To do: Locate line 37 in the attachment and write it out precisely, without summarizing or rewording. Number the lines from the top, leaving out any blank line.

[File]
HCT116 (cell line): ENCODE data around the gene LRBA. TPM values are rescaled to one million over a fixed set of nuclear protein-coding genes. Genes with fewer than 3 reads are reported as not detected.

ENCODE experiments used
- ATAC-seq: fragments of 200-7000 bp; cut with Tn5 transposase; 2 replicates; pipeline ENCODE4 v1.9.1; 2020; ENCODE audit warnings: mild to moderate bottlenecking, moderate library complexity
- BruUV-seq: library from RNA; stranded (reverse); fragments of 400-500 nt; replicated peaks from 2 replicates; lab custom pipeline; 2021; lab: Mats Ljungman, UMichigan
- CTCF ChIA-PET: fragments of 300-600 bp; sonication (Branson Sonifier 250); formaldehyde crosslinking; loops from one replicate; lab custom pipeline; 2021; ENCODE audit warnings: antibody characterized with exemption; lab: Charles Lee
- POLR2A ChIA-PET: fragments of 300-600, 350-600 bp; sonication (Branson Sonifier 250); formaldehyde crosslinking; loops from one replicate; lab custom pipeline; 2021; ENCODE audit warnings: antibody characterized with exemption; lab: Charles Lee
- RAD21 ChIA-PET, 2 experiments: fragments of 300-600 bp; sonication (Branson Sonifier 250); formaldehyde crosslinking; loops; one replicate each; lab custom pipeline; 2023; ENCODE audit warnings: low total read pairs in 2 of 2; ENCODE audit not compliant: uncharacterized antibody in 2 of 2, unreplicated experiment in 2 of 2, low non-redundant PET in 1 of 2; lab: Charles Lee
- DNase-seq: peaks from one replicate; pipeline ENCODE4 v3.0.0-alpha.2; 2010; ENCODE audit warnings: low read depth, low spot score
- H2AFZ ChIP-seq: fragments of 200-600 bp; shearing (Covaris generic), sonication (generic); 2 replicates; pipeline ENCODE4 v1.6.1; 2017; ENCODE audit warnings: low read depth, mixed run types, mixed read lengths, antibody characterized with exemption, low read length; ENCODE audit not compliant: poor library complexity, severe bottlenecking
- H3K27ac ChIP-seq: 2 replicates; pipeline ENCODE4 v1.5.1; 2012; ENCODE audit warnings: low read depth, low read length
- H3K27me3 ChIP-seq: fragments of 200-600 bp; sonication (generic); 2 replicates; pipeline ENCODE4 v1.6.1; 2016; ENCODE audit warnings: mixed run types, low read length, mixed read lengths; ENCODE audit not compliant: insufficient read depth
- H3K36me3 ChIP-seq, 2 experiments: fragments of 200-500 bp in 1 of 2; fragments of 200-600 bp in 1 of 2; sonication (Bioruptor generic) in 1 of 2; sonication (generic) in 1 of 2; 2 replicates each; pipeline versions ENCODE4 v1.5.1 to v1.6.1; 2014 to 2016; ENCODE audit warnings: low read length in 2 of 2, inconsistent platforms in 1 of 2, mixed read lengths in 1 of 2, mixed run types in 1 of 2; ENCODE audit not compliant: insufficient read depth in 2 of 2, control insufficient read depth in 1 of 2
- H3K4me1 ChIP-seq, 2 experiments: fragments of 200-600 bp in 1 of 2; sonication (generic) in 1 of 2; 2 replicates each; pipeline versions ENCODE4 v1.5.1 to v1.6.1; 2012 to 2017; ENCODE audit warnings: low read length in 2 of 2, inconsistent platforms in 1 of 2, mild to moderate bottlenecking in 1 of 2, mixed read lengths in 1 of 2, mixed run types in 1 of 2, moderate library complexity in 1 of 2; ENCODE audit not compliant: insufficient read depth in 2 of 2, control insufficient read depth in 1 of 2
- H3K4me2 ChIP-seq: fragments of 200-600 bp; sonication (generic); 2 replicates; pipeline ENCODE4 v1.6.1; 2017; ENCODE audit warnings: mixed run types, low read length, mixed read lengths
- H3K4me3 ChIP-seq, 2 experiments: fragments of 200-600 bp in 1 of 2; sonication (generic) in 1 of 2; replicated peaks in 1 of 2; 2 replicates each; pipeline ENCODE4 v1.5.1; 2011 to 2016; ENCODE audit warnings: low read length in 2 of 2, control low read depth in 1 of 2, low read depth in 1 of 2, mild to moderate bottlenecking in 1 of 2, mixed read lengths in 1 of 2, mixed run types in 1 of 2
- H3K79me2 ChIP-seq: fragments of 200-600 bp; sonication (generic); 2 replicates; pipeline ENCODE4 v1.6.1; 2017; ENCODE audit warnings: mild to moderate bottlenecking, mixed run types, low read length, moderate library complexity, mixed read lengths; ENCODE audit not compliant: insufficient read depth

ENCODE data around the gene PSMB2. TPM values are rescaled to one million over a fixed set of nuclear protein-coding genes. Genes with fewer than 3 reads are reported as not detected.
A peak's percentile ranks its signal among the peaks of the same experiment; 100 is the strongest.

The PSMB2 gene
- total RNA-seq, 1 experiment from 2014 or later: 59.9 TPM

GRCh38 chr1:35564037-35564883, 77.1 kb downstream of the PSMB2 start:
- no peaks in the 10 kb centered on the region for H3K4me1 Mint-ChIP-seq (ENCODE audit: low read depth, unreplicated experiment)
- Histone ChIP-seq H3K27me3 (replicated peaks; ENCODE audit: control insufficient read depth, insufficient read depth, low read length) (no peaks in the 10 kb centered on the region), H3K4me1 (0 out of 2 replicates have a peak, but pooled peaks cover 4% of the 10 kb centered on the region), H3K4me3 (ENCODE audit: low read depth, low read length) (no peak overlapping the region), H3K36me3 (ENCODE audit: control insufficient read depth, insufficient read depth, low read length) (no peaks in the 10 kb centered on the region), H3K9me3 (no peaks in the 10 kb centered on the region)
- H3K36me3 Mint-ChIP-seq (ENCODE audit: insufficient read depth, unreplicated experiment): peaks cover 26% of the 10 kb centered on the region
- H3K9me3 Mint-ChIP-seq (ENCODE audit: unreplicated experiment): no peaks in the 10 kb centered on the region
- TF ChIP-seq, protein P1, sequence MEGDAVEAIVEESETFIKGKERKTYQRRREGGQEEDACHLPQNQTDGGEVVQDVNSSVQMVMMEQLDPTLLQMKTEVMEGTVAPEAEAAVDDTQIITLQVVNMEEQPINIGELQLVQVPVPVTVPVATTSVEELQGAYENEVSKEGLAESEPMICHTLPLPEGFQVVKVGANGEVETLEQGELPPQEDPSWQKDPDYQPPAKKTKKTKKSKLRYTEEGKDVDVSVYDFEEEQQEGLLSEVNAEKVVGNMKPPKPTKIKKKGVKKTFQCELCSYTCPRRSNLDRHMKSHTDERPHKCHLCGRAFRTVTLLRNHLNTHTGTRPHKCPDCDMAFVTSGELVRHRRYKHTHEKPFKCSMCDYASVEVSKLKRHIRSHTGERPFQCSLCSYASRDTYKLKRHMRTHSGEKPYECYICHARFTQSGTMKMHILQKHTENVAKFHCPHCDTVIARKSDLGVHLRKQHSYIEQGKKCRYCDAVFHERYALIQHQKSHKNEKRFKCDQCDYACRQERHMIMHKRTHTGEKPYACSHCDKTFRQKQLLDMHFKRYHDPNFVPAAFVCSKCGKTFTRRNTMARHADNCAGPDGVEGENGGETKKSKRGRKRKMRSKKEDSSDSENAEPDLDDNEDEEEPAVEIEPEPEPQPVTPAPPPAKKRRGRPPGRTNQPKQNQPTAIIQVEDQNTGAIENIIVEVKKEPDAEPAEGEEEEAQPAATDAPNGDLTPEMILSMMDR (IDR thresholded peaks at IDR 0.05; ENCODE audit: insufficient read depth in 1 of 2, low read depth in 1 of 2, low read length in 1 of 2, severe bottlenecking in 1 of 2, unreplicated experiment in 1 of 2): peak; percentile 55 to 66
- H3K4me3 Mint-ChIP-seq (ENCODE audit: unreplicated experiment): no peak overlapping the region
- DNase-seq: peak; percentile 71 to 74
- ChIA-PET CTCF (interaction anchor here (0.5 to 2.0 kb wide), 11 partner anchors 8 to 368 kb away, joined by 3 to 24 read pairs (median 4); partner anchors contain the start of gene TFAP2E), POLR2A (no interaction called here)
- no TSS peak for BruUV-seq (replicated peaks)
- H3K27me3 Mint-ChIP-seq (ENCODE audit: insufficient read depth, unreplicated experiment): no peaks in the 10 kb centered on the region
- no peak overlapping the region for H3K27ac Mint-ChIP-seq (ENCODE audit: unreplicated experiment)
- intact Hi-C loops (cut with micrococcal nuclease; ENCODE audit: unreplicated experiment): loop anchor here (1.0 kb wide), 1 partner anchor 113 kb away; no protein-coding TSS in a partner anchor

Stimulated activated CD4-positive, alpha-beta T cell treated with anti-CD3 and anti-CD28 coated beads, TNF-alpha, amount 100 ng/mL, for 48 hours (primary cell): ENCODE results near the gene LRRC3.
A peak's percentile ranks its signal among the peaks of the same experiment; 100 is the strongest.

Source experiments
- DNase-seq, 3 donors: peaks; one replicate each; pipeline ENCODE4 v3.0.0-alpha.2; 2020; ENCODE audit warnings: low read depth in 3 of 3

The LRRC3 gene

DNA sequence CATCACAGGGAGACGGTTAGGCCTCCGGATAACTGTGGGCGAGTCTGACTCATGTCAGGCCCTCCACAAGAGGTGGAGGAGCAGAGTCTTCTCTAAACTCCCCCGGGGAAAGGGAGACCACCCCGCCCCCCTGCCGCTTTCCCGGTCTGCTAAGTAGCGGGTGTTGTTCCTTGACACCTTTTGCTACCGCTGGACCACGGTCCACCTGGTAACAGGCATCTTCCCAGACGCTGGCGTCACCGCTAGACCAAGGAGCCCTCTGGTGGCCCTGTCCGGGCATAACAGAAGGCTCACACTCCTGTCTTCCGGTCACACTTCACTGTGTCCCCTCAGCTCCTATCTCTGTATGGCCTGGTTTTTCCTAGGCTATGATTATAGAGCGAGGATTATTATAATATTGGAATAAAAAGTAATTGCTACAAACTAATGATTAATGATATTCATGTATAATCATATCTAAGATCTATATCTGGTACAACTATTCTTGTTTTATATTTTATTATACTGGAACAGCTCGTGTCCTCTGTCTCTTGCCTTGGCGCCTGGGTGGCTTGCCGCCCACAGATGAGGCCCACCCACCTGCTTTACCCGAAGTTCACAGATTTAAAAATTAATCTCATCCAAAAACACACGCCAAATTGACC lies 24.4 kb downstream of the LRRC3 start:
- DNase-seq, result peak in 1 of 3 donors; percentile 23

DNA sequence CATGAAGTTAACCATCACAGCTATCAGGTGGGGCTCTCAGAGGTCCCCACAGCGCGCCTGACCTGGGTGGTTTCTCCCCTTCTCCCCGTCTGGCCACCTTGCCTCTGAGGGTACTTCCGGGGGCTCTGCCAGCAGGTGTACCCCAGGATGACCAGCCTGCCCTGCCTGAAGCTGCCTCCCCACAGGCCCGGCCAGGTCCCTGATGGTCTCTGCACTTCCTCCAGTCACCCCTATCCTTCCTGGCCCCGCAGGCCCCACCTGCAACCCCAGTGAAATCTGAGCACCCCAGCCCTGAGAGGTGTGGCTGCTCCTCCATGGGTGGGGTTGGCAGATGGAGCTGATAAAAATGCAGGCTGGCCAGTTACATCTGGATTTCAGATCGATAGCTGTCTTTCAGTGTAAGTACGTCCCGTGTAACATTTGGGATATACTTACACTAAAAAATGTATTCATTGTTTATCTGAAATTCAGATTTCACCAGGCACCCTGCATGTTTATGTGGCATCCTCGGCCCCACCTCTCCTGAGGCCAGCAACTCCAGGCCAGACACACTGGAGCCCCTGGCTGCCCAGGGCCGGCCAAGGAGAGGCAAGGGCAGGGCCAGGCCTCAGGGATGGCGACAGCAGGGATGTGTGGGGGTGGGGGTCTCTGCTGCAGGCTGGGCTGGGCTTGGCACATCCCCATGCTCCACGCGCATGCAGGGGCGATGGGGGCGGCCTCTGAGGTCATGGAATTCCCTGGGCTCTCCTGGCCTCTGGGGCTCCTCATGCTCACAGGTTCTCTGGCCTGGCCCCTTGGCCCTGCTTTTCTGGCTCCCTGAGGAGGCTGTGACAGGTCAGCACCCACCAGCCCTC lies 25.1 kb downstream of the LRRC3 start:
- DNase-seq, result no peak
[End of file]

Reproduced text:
- DNase-seq, 3 donors: peaks; one replicate each; pipeline ENCODE4 v3.0.0-alpha.2; 2020; ENCODE audit warnings: low read depth in 3 of 3